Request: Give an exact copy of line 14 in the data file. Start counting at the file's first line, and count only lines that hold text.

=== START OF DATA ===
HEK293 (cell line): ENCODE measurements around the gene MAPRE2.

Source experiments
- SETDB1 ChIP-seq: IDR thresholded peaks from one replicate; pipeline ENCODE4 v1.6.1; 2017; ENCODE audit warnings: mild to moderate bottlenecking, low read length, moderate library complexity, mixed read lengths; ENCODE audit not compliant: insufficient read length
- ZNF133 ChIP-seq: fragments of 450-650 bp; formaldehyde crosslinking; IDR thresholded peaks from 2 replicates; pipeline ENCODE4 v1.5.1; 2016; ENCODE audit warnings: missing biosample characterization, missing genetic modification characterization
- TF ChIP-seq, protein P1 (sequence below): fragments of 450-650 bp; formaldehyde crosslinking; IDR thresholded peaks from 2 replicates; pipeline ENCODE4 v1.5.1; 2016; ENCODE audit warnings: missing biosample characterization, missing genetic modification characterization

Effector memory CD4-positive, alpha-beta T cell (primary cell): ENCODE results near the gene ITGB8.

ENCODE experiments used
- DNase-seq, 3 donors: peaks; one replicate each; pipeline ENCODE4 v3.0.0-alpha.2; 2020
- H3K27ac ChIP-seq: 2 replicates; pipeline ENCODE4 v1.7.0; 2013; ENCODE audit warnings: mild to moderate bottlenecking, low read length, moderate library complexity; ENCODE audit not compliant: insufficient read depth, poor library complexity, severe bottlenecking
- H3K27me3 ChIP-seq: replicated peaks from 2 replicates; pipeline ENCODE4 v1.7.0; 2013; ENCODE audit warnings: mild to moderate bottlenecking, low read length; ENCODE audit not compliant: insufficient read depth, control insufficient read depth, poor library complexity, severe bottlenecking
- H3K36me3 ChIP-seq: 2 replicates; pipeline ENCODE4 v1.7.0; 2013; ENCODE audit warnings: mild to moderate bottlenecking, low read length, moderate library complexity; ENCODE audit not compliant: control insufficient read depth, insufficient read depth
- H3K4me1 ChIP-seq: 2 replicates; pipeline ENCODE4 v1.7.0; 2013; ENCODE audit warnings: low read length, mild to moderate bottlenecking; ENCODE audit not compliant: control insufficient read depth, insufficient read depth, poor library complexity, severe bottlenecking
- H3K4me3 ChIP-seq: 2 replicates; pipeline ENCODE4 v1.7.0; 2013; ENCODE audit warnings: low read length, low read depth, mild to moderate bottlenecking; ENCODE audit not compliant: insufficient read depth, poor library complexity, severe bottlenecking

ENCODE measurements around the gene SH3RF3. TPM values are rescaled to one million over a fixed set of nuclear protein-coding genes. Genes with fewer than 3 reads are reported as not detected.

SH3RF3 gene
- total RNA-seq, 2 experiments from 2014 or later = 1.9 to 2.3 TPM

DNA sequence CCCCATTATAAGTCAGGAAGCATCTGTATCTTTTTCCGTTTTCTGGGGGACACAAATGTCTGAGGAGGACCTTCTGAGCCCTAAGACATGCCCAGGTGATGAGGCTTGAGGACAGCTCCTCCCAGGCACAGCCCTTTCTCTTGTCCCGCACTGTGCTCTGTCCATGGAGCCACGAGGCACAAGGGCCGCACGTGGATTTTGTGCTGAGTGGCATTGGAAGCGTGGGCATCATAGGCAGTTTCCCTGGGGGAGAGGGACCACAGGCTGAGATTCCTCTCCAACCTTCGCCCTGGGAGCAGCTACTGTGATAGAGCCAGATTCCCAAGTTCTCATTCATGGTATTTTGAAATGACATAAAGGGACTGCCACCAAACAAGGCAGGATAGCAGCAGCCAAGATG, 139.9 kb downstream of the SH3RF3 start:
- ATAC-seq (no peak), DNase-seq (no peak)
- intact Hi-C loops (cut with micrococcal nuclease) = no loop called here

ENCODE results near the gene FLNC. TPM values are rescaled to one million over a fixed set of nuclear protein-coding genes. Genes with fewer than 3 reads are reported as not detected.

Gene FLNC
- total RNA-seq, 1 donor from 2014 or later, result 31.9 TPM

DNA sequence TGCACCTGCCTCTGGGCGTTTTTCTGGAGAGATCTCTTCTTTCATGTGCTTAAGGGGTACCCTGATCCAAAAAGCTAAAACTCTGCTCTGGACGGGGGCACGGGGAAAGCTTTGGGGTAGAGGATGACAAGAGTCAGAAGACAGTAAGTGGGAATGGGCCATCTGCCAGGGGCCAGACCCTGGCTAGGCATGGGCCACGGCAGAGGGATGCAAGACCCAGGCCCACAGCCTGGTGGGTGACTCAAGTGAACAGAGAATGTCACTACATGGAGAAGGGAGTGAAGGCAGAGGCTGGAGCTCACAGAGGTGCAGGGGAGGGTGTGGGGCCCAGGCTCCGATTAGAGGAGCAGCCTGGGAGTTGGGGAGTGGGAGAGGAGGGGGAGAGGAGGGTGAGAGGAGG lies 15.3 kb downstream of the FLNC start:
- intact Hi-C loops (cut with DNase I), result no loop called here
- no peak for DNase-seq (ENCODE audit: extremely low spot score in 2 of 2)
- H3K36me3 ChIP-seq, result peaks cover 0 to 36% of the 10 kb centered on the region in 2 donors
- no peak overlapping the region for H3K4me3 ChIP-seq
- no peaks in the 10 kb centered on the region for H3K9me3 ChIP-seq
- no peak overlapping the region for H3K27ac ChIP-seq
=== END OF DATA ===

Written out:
ENCODE measurements around the gene SH3RF3. TPM values are rescaled to one million over a fixed set of nuclear protein-coding genes. Genes with fewer than 3 reads are reported as not detected.